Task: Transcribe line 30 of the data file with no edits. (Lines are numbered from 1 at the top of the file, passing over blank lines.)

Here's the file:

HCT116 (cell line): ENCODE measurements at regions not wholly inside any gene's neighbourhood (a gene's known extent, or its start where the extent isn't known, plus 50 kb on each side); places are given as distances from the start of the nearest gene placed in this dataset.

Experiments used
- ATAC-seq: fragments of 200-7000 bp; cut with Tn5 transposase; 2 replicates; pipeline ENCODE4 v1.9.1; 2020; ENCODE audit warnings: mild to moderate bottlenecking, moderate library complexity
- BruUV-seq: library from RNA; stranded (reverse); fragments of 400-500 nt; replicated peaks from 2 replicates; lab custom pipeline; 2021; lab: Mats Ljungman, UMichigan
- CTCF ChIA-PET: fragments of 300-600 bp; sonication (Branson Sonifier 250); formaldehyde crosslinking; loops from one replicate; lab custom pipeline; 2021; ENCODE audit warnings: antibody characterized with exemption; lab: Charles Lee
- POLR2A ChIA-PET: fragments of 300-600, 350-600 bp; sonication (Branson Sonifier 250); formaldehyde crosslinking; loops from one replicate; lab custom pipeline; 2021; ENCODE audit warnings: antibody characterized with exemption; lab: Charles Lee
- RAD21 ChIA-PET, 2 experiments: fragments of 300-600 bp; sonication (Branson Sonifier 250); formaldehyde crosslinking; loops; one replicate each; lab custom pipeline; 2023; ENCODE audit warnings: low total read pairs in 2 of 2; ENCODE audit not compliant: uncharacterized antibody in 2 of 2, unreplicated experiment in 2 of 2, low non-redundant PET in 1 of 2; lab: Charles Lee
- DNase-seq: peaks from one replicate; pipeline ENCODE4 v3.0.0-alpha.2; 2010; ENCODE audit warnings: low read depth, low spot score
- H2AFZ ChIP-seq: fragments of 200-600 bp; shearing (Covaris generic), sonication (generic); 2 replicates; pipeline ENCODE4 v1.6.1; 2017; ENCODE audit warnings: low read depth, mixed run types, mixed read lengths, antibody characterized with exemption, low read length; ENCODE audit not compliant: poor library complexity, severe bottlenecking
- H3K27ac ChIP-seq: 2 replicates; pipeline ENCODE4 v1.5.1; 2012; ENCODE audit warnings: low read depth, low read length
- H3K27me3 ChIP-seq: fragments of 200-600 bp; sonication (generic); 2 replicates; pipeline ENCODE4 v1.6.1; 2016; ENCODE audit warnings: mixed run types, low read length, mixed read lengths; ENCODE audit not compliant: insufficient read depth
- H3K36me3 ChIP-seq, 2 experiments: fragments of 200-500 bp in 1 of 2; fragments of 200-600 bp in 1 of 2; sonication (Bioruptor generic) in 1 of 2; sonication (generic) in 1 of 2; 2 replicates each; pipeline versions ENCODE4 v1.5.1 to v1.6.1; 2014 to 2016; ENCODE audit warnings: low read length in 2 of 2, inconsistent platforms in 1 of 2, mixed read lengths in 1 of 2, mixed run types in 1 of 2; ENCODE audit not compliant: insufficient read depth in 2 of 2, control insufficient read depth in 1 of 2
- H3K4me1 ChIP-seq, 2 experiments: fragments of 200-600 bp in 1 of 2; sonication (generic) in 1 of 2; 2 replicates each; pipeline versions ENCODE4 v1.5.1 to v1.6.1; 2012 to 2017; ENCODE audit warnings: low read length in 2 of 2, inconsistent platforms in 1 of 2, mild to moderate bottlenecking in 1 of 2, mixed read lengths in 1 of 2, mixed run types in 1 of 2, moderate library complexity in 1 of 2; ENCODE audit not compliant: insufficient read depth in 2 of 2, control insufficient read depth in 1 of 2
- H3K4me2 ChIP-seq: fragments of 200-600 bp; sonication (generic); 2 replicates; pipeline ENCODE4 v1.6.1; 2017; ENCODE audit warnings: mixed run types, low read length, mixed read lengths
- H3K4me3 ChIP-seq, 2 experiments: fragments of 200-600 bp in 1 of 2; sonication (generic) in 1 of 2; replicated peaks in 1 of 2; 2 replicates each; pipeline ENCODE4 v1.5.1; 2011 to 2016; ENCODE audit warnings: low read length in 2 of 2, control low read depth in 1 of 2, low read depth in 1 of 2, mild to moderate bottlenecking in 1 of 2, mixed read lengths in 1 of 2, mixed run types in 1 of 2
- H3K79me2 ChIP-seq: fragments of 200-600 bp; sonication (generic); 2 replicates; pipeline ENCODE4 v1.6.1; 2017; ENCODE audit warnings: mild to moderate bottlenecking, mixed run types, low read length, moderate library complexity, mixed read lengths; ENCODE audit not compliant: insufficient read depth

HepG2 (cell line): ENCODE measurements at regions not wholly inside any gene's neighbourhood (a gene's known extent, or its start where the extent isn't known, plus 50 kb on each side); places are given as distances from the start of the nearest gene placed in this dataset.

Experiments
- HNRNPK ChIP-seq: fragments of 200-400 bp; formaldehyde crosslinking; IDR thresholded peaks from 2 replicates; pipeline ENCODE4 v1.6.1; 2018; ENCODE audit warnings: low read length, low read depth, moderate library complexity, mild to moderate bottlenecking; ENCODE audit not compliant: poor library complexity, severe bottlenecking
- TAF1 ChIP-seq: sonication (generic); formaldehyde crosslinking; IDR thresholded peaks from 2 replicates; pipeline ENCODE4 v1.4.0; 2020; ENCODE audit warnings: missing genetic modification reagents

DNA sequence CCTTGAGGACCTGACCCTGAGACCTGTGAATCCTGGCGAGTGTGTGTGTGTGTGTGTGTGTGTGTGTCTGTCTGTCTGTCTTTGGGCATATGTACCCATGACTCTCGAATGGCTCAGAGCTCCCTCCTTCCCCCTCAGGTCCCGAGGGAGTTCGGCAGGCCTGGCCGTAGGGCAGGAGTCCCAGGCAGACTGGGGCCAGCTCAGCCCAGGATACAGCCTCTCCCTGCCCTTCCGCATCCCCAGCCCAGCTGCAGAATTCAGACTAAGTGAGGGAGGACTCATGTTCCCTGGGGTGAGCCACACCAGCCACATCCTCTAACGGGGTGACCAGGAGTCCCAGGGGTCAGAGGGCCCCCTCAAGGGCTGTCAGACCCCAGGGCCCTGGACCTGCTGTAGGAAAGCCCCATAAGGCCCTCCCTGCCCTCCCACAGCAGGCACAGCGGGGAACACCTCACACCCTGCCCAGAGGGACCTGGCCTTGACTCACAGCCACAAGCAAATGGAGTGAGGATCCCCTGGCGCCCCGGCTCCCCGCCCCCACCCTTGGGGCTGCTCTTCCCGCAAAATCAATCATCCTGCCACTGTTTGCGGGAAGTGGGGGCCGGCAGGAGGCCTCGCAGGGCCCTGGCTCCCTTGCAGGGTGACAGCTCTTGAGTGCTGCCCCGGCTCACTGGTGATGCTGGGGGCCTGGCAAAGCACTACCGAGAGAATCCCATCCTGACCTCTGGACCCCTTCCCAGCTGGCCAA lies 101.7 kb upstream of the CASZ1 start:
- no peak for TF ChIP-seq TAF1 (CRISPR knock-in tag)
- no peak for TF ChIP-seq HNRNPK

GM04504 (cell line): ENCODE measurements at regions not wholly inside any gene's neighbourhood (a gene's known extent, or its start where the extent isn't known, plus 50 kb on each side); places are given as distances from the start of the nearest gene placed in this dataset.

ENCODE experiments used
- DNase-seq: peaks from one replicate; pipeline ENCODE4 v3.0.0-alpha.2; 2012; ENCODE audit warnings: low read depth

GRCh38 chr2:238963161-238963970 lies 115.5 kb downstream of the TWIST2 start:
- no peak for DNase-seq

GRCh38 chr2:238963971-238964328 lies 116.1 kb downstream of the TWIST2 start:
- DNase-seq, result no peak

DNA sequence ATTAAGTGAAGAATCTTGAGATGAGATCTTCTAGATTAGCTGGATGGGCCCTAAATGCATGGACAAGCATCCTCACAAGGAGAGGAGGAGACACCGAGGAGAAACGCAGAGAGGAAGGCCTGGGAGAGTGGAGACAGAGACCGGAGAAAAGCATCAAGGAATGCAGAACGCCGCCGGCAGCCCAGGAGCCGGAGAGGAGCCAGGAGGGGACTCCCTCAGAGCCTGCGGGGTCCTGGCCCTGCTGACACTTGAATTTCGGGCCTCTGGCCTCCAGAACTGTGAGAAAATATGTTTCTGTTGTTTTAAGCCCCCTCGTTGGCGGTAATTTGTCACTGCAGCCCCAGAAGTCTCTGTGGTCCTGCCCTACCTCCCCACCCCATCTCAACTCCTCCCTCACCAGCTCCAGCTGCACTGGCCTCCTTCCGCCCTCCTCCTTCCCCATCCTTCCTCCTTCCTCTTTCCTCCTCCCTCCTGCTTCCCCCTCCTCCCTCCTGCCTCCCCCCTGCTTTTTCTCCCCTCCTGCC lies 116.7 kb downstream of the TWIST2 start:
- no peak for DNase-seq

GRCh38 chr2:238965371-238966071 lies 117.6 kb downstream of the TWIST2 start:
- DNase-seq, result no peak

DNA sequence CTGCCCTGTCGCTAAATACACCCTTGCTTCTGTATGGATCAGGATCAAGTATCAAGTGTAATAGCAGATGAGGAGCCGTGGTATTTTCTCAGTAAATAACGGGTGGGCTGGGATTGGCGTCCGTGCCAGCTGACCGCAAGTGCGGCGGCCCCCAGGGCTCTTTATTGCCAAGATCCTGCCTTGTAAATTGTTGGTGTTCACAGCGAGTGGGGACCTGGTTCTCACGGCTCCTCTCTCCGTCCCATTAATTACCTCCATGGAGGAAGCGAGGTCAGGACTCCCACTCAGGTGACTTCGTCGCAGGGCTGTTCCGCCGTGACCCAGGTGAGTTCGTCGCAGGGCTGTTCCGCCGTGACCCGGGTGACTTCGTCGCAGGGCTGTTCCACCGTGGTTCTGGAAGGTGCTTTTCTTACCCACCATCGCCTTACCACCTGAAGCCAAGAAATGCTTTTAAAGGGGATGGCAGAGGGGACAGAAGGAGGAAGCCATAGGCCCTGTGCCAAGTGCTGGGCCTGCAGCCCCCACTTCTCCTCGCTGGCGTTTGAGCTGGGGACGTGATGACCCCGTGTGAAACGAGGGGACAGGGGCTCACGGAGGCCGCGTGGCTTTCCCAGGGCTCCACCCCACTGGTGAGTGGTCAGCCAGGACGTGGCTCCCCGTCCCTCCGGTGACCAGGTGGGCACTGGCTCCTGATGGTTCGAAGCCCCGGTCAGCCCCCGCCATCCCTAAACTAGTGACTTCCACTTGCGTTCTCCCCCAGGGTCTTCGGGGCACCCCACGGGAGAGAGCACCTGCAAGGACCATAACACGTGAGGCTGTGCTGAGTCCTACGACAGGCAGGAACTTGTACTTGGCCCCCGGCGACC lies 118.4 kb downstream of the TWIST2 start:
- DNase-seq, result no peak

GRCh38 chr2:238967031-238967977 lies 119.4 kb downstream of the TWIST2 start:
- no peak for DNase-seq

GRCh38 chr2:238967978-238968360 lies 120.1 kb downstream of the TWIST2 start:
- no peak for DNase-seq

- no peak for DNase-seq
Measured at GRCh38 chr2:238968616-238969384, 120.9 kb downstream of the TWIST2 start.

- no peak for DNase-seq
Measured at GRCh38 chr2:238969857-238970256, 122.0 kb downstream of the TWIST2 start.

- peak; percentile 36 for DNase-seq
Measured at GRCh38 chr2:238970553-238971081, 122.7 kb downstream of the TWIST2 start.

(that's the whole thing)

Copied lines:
- DNase-seq, result no peak